First, there are the requirements of ARPANSA, the Australian Radiation Protection and Nuclear Safety Agency, which sets limits on the level of acceptable electromagnetic radiation of all types that the towers can emit. The Australian Communication Infrastructure Forum, now called the New Australian Communication Alliance, provides guidance about working with local communities and about how to get permits and approvals. Another group, the Australian Communications and Media Authority, takes complaints from residents and townships about towers, and while they don’t do much with the information, they collect it. Each state also has to follow worker health and safety guidelines and the federal Department of Infrastructure, Transport, Regional Development, and Communications has rules that apply to Crown and sacred land.

The other thing I want to touch on is spectrum. We hear a lot about different waves and different bands. To make it very simple, what we call low-band are the frequencies below one gigahertz. Today telecommunications companies deliver 4G LTE and 5G on multiple bandwidths between 700 and 3500MHz ranges, whereas mmWave bands are extremely high frequencies starting from 26GHz. The mmWave bands can offer faster speeds than midband frequencies such as 3.5GHz (also referred to as sub 6); their range is smaller. Australian 5G networks will use a combination of these.

When we get to the mmWave level of 24 to 40 gigahertz, which is the promised land of one-millisecond delays, you can go only a very short distance and the signal can’t penetrate walls or windows that have ultraviolet protection. An mmWave has a very low obstruction penetration, as well as a distance limitation of around four to five city blocks.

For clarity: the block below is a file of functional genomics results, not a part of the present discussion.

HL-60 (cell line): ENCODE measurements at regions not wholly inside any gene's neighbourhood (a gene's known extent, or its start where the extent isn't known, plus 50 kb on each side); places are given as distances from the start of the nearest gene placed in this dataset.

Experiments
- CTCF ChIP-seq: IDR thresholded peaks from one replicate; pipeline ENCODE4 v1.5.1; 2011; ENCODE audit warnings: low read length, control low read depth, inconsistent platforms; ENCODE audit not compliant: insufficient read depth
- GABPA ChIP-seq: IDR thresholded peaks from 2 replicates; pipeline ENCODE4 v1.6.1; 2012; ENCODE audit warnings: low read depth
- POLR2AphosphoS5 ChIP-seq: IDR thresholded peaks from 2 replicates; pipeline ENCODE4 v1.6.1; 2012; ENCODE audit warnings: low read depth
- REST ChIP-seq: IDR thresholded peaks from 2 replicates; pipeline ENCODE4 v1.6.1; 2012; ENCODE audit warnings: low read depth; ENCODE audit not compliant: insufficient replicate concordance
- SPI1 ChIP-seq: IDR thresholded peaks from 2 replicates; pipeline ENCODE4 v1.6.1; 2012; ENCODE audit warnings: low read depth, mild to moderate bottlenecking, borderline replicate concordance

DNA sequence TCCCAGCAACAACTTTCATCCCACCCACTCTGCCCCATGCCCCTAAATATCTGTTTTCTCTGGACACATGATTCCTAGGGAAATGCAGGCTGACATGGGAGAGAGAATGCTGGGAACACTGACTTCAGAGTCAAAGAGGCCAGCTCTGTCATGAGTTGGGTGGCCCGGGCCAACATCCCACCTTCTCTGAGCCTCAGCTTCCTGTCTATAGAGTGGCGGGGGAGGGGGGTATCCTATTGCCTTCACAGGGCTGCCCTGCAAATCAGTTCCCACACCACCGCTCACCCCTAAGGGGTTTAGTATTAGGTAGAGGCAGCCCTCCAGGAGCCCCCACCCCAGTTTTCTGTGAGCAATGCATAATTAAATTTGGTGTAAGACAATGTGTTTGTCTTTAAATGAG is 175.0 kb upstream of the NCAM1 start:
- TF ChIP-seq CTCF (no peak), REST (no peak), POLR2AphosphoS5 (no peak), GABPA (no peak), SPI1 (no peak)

Can fiber and 5G coexist?

Barry Lerner: Fiber and wireless will both be needed to deliver the next-generation services. They complement each other to ensure that delay-sensitive services such as telemedicine can be delivered without any time distortion. Fiber provides the connectivity back from the tower, pole, or smart lamp pole that is hosting the 5G radio access network.

Susan Bryant: The question really is whether the last mile is wireless or fixed. A lot of telecom people will tell you they think eventually the world will become mobile and wireless, but that’s an access statement. We still have to have lots of fiber.

GLG: On the issue of towers versus poles, how do you see future revenue and investment being split between the two?

Barry Lerner: The question is not one versus the other, it’s where you will use a pole and where will you use a tower. The tower is ideal to deliver the bandwidths (400 to 3500) that can cover large areas with minimal impact on maximum data transfer rate. As mentioned earlier, mmWave — which is low delay and very high data transfer, but with limited area coverage — will be dependent on small cells mounted on poles, lampposts, buildings, traffic lights, etc.

Susan Bryant: In Australia, it’s still very unclear as to who owns the poles. Obviously, many are owned by utility companies, but cities own some, as well as transport departments. I do not think the Australian market has sorted itself out yet as to who’s the pole provider of choice, and local councils will and rightly so want to ensure aesthetics to the visual scenery is not affected negatively.


This telecommunications industry article is adapted from the March 11, 2021, GLG Remote Roundtable “Shuffling Telecom Assets.” If you would like access to this teleconference or would like to speak with telecommunications experts like these or any of our more than 900,000 industry experts, contact us.